The abundance and variety of speleothems are undoubtedly among the remarkable features of Cova des Pas de Vallgornera, the longest cave system in Mallorca Island developed in the eogenetic karst of its southern coast. Due to the monotonous carbonate lithology of the area, most of the speleothems are composed of calcite and in a few cases aragonite, although other minerals are also represented (e.g., gypsum, celestine, barite.). However, in spite of the rather common mineralogy of the speleothems, its distribution results strongly mediated by the lithologic and textural variability linked to the architecture of the Upper Miocene reefal rocks. Apart from a vast majority of speleothem typologies that are ubiquitous all along the cave system, some particular types are restricted to specific sections of the cave. In its landward inner passages, formed in the low permeability back reef facies, a great variety of speleothems associated to perched freshwater accumulations stands out, as well as some non frequent crystallizations like for example cave rims. On the other hand, the seaward part of the cave (developed in the very porous reef front facies) hosts conspicuous phreatic overgrowths on speleothems (POS), which are discussed to show their applications to constrain sea level changes. The factors controlling the distribution of speleothems found in Cova des Pas de Vallgornera are discussed along the paper, focusing the attention on the lithologic, hydrogeologic and speleogenetic conditionings; at the same time some uncommon speleothems, not found in any other cave in Mallorca, are also documented from this locality. Finally, a cognizant endeavour has been undertaken to illustrate with photographs the most remarkable speleothem types represented in the cave.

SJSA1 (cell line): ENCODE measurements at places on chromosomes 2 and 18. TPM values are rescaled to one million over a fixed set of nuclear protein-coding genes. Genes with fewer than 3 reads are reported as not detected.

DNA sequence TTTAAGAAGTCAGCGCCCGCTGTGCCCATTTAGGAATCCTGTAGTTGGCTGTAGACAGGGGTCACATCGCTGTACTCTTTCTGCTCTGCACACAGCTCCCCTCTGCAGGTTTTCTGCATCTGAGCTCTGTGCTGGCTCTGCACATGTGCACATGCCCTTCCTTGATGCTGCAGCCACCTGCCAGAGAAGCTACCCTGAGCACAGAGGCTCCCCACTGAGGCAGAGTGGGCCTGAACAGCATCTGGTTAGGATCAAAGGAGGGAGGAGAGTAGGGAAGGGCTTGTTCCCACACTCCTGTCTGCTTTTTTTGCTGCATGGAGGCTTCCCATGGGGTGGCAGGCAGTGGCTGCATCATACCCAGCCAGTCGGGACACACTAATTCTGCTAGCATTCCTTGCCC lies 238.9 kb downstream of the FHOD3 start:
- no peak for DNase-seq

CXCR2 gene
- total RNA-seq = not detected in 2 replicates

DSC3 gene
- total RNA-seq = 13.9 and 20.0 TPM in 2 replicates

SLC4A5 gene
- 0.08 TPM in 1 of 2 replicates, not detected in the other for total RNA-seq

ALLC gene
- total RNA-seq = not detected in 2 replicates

The mineralogical study of the Grotta Inferiore di Sant’Angelo (southern Italy), 2014, Catalano M. , Bloise A. , Miriello D. , Apollaro C. , Critelli T. , Muto F. , Cazzanelli E. , Barrese E.

In the present work, thirteen samples collected from the Grotta Inferiore di Sant’Angelo near the town of Cassano allo Jonio (Calabria region, southern Italy) were analyzed for their mineralogy. The Grotta Inferiore di Sant’Angelo is made up of subhorizontal, interlinked galleries between 400 and 450 meters above sea level. The floor is littered with deposits such as bat-guano, gypsum, and many speleothems that also cover the walls. The samples were identified and characterized by X-ray powder diffraction, scanning electron microscopy with energy dispersive spectrometer, microthermometry, and micro-Raman spectroscopy. The ten primary minerals identified in this study belong to six different groups: carbonate, sulfate, apatite, oxide and hydroxide, halide, and silicate. Clay minerals and eight other detrital minerals were also found: enstatite, rutile, magnesite, pyrite, chrysotile, quartz, dolomite, and chlorite. Characterization of cave minerals could be useful to improve the knowledge of the relation between them and the lithology of the host rocks


A conservation status index, as an auxiliary tool for the management of cave environments., 2014,